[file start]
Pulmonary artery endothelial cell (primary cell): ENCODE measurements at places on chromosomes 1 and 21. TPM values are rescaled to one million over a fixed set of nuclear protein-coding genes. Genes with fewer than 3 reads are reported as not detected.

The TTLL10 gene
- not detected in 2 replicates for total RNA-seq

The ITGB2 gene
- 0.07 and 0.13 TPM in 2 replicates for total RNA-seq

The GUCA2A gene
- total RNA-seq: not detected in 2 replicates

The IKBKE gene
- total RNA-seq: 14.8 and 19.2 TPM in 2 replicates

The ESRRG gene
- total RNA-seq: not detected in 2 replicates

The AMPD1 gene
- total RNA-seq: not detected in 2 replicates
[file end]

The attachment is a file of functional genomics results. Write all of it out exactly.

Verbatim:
Pulmonary artery endothelial cell (primary cell): ENCODE measurements at places on chromosomes 1 and 21. TPM values are rescaled to one million over a fixed set of nuclear protein-coding genes. Genes with fewer than 3 reads are reported as not detected.

The TTLL10 gene
- not detected in 2 replicates for total RNA-seq

The ITGB2 gene
- 0.07 and 0.13 TPM in 2 replicates for total RNA-seq

The GUCA2A gene
- total RNA-seq: not detected in 2 replicates

The IKBKE gene
- total RNA-seq: 14.8 and 19.2 TPM in 2 replicates

The ESRRG gene
- total RNA-seq: not detected in 2 replicates

The AMPD1 gene
- total RNA-seq: not detected in 2 replicates